Andrew Kensler’s Blog
A 54-color Palette
Sep 19, 2016
I recently received an e-mail asking if I could run my palette generator to produce a 54-color palette. This is the same number of colors available on the old NES console (though it couldn’t do them all it once) and the person was curious how a palette from my program would compare. I’d always figured that if I ran my program again for a larger palette it would be for either 48 or 64 colors. But sure, I can do 54. Here’s what my program came up with.
Mapping Pixel Art Palettes
May 27, 2016
While researching pixel art palettes, one of the things I noticed was a lot of discussion about color ramps. As I read it, these are essentially subsets of the colors in the palette that form distinct gradients and they are most commonly shown laid out on a grid interlocking with each other like a crossword puzzle. This seemed like a nice, qualitative way to assess a palette and got me wondering how to map out a palette automatically. I think I’ve come up with an interesting alternative to these crossword-style layouts.
Pixel Art Palettes for Free
May 6, 2016
Ever since I discovered DawnBringer’s 16-color and 32-color palettes and later Arne’s, I’ve been thinking about what makes a good small but general-purpose palette (DawnBringer’s palettes are pretty neat, but they’re a bit desaturated and lacking in purples for my taste – you couldn’t do Monkey Island with them). So far as I know, their palettes were carefully selected by hand. But I write code, so I took it as a challenge to see if I could create a short program that would automatically generate good palettes from scratch. Here are the results of my experimentation.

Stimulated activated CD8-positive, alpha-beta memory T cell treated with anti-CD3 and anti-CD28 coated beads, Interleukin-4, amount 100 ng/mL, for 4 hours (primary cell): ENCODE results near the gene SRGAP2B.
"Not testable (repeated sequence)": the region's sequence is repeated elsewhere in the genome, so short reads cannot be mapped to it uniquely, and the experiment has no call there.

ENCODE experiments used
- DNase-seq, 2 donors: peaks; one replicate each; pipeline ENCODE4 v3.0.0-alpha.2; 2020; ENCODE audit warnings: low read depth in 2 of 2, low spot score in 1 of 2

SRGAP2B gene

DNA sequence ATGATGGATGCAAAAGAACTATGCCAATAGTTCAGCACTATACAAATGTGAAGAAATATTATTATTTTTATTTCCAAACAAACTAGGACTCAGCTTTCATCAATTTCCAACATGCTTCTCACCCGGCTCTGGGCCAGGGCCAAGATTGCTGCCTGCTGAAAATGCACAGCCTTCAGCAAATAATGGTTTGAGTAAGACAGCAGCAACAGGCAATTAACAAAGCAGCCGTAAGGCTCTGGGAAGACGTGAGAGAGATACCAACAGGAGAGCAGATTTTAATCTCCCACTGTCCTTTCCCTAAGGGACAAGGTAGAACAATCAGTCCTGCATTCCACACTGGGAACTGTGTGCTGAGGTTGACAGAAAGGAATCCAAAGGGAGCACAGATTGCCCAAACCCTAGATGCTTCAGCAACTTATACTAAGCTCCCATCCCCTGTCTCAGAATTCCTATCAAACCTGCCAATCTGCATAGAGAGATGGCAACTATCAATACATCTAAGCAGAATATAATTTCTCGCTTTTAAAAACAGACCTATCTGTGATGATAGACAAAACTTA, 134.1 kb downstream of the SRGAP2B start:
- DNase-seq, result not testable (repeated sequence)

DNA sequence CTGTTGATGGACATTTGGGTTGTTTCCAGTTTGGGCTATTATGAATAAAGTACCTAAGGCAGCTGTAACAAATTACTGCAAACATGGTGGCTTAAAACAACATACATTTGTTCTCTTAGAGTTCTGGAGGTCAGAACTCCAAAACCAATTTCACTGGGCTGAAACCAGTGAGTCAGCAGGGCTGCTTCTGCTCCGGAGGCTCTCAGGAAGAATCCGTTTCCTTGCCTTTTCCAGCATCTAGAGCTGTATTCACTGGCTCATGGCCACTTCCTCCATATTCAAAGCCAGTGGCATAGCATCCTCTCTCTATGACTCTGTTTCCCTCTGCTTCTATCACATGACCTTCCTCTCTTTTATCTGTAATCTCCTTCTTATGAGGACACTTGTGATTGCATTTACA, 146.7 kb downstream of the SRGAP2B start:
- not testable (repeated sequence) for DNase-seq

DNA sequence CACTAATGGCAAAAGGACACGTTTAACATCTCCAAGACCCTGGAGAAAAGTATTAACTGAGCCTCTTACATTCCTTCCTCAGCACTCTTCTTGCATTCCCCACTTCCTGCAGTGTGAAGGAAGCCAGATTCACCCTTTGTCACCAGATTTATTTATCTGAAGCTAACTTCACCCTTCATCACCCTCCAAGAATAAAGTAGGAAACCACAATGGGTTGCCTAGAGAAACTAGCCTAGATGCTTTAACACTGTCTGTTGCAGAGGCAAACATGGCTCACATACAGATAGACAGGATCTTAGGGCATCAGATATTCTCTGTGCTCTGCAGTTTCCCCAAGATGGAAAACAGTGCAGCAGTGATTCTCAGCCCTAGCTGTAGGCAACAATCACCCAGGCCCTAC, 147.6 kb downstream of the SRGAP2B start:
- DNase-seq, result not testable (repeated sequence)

Business Card Ray Tracer
Jan 12, 2016
Back when I was in grad school I got inspired by Paul Heckbert’s business card ray tracer challenge and wrote my own version as a way to procrastinate from working on my thesis. A few years ago this was found by Fabien Sanglard who wrote a nice analysis of it which went viral for a bit. Recently, I was going through some old files and found the expanded version of it that I’d originally started with.
Converting Color Depth
Dec 19, 2015
Recently I wrote a program to perform image processing on a PNG image. Given that the input represented color in each channel with an unsigned byte and I wanted to process it as a floating point value in the 0.0 to 1.0 range, I wrote the code to divide by 255.0 on input and then multiply by 255.0 and truncate on output. This mostly works and seems to be the usual approach that people take. I’ve done it many times before but it’s always left me a bit uneasy. Is there a better way? I think there is.
Oct 16, 2015
Recently, I’ve been working on a major update to my programming font family, Luculent. I’m pleased to announce that as of last week, I released v2.0.0. This version adds support for 232 new codepoints, bringing it up to full coverage of the Adobe Latin 3 a.k.a., “Pro” character set. I also made numerous tweaks to the existing characters.
Building Up Perlin Noise
Apr 21, 2015
For my inaugural post, I’d like to discuss Perlin noise. There are a number of explanations of Ken Perlin’s classic noise function, and most tend to lean heavily on viewing it as a weighted average of gradients, but I don’t think this is really the best way to get a constructive intuition for how it works. Perlin once mentioned that, “In fact, the noise function can be viewed as the surflet decomposition of a random density function sampled at a rectangular grid.” Though cryptic, I believe that this is the key to a far more useful understanding of Perlin noise. This post will be partly an explorable explanation of that idea and will show how to build up the noise function step-by-step.